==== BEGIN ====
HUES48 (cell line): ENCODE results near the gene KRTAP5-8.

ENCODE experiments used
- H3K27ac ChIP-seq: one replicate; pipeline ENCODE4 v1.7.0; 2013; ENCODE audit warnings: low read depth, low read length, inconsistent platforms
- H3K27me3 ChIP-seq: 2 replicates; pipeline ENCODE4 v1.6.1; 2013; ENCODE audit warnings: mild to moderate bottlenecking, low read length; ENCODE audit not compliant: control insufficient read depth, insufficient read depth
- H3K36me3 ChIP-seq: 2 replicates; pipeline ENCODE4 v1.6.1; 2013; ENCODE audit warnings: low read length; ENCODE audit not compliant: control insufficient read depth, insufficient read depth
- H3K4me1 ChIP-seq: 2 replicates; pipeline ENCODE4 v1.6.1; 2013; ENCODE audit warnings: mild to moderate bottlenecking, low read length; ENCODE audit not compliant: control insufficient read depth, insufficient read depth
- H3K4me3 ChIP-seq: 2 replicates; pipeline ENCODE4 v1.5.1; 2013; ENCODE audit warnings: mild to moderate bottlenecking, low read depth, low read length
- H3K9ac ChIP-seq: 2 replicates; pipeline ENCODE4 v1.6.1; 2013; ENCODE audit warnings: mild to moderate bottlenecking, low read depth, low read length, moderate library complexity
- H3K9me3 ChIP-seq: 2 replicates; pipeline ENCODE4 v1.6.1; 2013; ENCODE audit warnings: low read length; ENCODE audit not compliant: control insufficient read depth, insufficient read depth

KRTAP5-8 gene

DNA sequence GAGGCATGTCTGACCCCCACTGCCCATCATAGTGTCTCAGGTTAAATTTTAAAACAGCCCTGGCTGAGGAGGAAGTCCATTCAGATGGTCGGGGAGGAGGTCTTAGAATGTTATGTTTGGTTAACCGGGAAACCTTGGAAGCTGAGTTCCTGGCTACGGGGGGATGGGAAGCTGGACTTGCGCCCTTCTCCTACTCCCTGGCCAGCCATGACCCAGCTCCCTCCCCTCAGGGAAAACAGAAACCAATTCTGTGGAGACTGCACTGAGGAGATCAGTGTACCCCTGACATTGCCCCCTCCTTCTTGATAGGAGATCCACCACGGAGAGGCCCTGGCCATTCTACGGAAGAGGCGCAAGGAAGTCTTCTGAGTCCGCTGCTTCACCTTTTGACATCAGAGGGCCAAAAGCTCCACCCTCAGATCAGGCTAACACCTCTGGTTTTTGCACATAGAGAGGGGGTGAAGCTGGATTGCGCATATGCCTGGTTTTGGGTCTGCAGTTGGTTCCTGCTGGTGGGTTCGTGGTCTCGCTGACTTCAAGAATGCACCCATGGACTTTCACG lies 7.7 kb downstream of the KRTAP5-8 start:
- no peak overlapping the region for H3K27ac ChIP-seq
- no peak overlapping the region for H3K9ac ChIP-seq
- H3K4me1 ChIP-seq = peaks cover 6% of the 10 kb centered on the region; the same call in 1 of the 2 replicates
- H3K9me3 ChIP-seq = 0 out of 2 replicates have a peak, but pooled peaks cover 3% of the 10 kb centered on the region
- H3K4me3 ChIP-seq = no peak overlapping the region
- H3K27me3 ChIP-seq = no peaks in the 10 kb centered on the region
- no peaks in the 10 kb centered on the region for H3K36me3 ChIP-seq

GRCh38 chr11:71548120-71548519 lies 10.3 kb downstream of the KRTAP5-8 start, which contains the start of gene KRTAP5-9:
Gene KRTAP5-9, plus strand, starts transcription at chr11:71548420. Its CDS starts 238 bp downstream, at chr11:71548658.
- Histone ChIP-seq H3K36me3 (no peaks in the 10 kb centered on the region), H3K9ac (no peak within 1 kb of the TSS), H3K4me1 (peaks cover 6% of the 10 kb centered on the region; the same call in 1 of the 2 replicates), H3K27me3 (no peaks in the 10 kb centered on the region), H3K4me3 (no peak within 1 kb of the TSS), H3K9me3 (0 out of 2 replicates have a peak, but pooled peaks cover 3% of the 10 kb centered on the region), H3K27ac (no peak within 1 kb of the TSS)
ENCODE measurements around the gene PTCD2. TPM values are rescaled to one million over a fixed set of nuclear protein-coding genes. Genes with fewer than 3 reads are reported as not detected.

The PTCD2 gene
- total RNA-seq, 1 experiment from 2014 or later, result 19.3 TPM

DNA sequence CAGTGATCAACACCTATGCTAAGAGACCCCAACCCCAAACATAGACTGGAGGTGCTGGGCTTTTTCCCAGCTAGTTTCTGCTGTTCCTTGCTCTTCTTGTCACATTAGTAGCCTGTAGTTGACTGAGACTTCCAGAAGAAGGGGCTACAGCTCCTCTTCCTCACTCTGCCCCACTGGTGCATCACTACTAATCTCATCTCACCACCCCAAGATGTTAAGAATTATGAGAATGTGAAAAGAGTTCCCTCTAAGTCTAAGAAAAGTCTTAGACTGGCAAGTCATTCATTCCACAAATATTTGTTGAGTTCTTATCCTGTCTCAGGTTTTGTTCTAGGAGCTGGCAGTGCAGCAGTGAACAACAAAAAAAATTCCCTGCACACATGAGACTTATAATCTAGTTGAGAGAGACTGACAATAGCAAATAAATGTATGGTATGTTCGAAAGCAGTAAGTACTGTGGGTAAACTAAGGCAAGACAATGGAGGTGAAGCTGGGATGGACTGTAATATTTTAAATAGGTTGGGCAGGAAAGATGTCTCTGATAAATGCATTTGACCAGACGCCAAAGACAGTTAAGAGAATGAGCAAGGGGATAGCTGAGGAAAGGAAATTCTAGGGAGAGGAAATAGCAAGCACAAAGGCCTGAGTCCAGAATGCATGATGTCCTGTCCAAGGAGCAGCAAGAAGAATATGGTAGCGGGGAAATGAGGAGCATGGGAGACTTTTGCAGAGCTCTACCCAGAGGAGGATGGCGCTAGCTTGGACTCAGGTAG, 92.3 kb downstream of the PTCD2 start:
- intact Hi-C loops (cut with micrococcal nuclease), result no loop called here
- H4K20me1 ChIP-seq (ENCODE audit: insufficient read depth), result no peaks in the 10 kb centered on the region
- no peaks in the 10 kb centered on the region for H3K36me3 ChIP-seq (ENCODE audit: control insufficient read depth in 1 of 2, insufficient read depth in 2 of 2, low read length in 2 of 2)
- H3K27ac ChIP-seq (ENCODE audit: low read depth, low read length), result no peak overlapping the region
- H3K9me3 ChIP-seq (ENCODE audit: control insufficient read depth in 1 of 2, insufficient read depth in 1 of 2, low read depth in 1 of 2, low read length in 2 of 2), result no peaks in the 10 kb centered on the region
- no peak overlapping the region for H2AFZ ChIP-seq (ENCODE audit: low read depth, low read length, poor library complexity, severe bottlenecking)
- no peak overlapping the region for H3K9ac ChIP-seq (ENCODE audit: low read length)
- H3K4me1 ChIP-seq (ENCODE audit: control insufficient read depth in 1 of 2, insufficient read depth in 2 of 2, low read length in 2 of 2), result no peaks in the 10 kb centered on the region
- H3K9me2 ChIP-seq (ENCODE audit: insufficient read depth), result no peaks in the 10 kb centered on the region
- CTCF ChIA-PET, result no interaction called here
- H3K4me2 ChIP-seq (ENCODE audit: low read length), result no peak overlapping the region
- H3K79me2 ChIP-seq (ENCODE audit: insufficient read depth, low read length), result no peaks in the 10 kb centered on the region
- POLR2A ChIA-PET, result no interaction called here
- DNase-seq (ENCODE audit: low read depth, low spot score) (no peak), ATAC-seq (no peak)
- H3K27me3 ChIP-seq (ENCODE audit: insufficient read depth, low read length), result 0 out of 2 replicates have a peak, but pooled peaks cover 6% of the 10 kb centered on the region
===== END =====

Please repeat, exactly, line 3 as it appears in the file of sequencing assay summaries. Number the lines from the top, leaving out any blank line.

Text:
- H3K27ac ChIP-seq: one replicate; pipeline ENCODE4 v1.7.0; 2013; ENCODE audit warnings: low read depth, low read length, inconsistent platforms